Impact on Financial Aid

Holdings are considered assets of the child when it comes to calculating financial aid. This will have more of an impact on obtaining financial aid.

 

Random Guy’s Thoughts

In my opinion, I would use a 529 savings plan to save for my child’s college education. In fact, I’ve already started contributing to one for Little Random Guy. I just find certain aspects of 529 plans appealing, such as tax-free growth, no income limits for making contributions, no limits on annual contributions, no age restrictions, and the flexibility of changing beneficiaries. And although I like that Coverdell accounts can be used for primary and secondary school expenses, I find the rather low annual contribution limit and the age restrictions a bit too limiting. I would avoid using UGMA/UTMA accounts to save specifically for educational expenses. There are little tax benefits, and once the beneficiary gains control of the accounts, they can use the assets for whatever they want (i.e. on a new, shiny car rather than a college education).

Hopefully this information proves helpful in your quest to save for your child’s education. I will probably write about my Little Guy savings plan at some point in a future post. Until then, thanks for reading!

4 thoughts on “Saving For College

  • November 1, 2016 at 11:58 pm
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    A few years ago, I actually went ahead and opened up a 529 plan under the NY plan (my state has no tax deduction for contributing to a 529). The NY plan has Vanguard total market funds and charges 16 basis points (0.16%). And it only requires a $25 minimum deposit. Since I like to tinker, I figured I could spare 25 bucks a month to try to learn how a 529 plan works. Call it the cost of doing business.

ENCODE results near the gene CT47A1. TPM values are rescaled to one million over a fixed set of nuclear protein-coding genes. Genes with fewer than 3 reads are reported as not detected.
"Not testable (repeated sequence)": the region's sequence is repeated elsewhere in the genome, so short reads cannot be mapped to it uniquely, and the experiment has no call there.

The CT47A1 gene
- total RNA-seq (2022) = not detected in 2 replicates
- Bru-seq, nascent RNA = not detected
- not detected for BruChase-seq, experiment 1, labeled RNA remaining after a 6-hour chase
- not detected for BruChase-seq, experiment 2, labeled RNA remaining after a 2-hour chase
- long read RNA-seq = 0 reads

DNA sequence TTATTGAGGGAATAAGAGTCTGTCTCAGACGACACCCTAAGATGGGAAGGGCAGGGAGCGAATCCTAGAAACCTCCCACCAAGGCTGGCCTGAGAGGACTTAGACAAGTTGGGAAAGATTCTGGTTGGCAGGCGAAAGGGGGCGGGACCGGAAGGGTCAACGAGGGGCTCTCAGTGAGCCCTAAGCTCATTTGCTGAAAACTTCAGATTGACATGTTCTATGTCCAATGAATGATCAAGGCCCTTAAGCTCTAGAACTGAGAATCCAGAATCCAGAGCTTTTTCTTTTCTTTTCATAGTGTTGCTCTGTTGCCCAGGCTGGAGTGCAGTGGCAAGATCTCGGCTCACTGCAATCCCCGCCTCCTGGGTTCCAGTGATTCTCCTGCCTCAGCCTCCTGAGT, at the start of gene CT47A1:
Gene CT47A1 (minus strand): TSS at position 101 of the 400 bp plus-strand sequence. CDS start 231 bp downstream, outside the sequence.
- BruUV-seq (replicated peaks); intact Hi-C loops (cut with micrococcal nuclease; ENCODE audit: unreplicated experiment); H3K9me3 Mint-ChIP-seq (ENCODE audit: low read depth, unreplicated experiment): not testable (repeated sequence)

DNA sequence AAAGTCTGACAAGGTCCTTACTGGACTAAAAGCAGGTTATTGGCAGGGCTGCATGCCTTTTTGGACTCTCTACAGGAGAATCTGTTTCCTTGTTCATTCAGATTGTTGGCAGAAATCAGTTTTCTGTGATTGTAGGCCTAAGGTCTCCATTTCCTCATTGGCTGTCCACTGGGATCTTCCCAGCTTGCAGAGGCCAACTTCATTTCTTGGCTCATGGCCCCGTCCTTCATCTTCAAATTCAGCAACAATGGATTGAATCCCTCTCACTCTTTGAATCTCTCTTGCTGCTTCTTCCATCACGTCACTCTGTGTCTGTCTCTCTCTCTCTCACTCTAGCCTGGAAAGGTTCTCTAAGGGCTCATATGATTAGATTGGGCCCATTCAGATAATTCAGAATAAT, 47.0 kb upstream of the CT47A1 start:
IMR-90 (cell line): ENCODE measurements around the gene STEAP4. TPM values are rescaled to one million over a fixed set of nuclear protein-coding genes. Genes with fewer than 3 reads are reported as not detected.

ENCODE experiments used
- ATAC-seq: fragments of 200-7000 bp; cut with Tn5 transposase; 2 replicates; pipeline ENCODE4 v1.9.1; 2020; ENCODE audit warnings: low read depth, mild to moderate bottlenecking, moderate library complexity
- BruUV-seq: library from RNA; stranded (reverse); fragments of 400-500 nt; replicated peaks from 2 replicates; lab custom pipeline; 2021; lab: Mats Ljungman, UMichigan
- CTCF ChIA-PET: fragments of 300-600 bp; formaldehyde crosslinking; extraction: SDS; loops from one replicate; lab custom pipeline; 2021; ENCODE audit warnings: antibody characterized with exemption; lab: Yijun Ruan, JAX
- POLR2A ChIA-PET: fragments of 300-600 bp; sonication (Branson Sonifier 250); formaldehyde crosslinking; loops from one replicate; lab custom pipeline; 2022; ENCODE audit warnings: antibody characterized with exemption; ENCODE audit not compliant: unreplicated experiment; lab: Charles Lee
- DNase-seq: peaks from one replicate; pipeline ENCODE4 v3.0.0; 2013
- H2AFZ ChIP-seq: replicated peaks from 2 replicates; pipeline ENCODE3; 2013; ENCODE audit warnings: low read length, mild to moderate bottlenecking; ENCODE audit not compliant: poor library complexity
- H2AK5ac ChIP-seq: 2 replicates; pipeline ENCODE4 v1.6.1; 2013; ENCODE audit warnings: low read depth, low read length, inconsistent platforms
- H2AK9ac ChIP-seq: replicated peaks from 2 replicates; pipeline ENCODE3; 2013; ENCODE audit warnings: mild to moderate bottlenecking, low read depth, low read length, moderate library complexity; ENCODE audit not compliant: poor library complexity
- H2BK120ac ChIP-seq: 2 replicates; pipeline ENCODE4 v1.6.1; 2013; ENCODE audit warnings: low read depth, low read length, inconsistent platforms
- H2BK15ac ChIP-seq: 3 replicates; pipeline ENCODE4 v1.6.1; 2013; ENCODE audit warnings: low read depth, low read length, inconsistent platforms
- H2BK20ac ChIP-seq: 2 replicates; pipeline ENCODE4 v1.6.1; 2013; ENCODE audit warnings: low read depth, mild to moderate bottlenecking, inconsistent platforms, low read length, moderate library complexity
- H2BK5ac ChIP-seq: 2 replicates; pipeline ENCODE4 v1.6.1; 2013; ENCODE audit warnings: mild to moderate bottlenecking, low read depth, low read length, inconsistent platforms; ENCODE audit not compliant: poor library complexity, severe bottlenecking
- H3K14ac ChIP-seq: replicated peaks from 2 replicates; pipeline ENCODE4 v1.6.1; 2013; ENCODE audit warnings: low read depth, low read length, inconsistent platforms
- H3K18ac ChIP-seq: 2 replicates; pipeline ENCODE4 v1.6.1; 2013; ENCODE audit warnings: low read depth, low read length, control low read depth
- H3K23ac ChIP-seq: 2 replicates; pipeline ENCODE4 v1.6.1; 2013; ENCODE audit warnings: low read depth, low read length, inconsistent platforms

Of course, on hiccup…I have no children! So I just opened up an account in my own name and figure I’ll move it to some future child’s name at some point. And if I don’t have kids for some reason, well, then I’ll just save what I’ve got in there and use it when I’m old to take some classes.

    I think it’s not a bad idea to just open up a 529 plan and see how it works, even if you don’t have kids. I think all of us can spare 25 bucks to try to learn how important financial stuff works.

    • November 2, 2016 at 4:38 am
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      Smart move! I opened mine a few months ago. I like the fact that you can start an account even before your kid is born, then change the beneficiary at some later time. It can give you a head start on the saving. And, like you said, if you end up not having a kid you can always use it for yourself. My state doesn’t offer deductions as well, so I just opened one at Vanguard since I have a few other accounts with them already. Thanks for the comment!

  • November 2, 2016 at 12:15 am
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    We use a 529 to fund junior’s future college expenses. We are lucky that the state of Virginia allows up to $4k a year to be deducted from our state tax return. So we contribute $4k each year and hopefully by the time he’s 18, he’ll have enough for college.

    • November 2, 2016 at 4:55 am
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      Awesome! $4k a year is a nice amount to deduct from your state taxes. My state (California) doesn’t offer deductions so I went with Vanguard’s 529 plan. I’m sure junior will be thankful for whatever you have saved for him. As for our Little Guy, whatever we have save for him will be that much more than what I had for college! Thanks for the comment!